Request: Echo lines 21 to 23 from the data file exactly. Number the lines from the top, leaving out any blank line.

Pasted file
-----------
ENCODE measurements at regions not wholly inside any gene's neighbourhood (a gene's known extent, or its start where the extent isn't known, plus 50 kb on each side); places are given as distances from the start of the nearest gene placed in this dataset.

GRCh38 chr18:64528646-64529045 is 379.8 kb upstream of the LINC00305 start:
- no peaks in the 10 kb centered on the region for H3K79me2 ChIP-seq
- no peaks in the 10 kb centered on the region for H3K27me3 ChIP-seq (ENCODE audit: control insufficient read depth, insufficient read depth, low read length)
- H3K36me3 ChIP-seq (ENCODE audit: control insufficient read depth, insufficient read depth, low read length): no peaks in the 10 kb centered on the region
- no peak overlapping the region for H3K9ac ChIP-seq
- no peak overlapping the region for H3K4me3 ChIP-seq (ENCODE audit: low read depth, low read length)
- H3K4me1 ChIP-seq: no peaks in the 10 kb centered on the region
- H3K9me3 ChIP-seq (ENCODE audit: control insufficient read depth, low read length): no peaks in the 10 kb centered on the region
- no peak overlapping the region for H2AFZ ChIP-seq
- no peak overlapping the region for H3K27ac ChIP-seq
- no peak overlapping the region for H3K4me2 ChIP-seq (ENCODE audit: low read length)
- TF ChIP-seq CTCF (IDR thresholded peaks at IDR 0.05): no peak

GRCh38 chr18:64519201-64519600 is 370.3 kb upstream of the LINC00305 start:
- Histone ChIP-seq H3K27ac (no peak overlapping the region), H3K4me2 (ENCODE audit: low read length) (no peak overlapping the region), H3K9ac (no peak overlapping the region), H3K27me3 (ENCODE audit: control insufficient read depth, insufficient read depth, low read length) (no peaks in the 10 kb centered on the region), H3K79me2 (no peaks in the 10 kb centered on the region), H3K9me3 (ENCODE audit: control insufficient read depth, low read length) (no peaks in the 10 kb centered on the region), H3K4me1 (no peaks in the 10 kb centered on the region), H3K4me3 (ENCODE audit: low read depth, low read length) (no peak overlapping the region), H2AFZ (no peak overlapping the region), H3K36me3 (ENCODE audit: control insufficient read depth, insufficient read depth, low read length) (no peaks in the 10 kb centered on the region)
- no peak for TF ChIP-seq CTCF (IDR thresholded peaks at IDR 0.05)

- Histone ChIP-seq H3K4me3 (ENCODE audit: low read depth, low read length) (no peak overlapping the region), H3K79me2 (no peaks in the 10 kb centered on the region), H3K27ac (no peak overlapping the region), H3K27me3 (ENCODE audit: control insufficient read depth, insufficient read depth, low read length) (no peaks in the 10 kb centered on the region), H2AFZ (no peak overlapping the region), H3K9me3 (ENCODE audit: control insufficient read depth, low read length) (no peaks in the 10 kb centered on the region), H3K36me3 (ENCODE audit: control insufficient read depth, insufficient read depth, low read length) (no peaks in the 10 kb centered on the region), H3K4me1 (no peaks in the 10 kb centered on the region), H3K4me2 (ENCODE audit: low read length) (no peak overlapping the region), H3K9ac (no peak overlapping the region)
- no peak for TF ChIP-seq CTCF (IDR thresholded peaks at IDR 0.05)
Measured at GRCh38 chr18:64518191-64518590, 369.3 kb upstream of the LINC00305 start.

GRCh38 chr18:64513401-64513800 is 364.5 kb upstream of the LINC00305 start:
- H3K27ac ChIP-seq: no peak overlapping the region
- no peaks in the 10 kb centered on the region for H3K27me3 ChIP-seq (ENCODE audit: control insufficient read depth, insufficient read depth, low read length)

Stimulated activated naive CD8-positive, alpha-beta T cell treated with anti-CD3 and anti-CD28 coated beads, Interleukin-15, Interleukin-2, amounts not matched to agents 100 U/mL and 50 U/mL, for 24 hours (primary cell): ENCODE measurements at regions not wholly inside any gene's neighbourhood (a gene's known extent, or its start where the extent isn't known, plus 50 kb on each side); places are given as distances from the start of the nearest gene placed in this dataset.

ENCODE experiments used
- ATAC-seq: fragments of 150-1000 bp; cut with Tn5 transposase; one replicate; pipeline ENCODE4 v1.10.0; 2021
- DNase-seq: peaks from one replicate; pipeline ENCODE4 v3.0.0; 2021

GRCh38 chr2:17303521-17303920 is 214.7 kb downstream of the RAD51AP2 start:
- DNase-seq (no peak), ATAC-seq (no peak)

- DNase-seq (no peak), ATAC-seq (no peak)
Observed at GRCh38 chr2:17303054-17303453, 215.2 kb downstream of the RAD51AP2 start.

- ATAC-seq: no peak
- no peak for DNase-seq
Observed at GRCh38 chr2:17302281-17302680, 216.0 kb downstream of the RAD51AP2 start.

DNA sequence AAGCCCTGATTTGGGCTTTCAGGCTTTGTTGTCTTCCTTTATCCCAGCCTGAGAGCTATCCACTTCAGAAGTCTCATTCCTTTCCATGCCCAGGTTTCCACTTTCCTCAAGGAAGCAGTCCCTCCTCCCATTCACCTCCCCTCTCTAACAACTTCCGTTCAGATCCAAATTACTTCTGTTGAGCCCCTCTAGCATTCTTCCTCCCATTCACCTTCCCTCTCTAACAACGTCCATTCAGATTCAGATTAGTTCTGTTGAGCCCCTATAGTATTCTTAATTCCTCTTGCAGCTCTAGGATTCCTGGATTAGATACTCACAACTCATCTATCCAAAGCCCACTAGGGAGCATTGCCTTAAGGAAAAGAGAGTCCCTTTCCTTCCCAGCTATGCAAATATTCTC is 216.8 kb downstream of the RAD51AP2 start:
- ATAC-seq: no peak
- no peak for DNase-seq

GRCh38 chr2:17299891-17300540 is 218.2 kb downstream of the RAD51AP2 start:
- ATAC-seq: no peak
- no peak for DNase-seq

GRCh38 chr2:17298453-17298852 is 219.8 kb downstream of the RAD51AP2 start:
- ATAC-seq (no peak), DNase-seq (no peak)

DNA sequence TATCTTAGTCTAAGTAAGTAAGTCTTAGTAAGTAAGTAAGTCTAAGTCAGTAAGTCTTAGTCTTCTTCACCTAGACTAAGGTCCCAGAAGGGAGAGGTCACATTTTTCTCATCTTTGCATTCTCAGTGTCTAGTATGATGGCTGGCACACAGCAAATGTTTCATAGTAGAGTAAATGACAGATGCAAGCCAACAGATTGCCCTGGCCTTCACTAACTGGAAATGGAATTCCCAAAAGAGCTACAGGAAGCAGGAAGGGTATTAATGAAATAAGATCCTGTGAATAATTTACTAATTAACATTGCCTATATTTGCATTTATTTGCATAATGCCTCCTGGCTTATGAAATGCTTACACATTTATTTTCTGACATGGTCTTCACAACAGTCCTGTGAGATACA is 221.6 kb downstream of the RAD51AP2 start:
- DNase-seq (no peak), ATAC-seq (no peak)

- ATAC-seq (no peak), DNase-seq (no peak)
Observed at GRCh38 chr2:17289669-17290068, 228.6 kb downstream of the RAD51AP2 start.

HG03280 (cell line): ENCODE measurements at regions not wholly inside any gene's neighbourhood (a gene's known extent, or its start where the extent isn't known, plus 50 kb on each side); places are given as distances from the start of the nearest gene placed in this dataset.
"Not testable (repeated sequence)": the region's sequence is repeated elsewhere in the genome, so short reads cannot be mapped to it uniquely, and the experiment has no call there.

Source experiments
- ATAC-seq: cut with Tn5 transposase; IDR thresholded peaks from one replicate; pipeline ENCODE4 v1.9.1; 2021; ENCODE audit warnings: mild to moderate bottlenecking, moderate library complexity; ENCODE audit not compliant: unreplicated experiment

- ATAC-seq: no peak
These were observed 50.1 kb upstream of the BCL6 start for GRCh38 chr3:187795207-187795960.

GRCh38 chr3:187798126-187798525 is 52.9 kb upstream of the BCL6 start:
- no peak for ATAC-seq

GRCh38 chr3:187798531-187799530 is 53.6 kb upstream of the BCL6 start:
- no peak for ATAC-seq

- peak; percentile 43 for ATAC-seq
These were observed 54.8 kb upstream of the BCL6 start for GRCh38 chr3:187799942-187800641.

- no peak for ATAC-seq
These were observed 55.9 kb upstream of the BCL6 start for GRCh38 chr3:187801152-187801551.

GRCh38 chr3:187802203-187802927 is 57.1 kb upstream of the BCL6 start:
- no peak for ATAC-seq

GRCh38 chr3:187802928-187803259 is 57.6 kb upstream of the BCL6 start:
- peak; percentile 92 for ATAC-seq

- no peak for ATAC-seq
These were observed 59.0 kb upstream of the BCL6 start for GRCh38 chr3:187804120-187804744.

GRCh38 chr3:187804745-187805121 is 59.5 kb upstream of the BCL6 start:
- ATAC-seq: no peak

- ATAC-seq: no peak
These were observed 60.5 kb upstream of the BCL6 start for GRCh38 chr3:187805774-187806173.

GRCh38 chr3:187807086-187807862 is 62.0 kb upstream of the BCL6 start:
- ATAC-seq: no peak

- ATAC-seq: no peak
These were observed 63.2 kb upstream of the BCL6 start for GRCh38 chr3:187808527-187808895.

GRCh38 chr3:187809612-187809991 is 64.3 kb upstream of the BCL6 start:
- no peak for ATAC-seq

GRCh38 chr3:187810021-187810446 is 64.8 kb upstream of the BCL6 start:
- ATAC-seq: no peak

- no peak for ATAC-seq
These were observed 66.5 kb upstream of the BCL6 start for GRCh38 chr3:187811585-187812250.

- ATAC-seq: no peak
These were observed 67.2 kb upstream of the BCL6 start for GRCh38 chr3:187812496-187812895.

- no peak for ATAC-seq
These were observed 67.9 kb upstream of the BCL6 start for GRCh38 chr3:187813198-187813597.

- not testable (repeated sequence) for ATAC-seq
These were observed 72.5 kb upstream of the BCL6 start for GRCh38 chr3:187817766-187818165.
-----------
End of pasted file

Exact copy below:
- H3K27ac ChIP-seq: no peak overlapping the region
- no peaks in the 10 kb centered on the region for H3K27me3 ChIP-seq (ENCODE audit: control insufficient read depth, insufficient read depth, low read length)

Stimulated activated naive CD8-positive, alpha-beta T cell treated with anti-CD3 and anti-CD28 coated beads, Interleukin-15, Interleukin-2, amounts not matched to agents 100 U/mL and 50 U/mL, for 24 hours (primary cell): ENCODE measurements at regions not wholly inside any gene's neighbourhood (a gene's known extent, or its start where the extent isn't known, plus 50 kb on each side); places are given as distances from the start of the nearest gene placed in this dataset.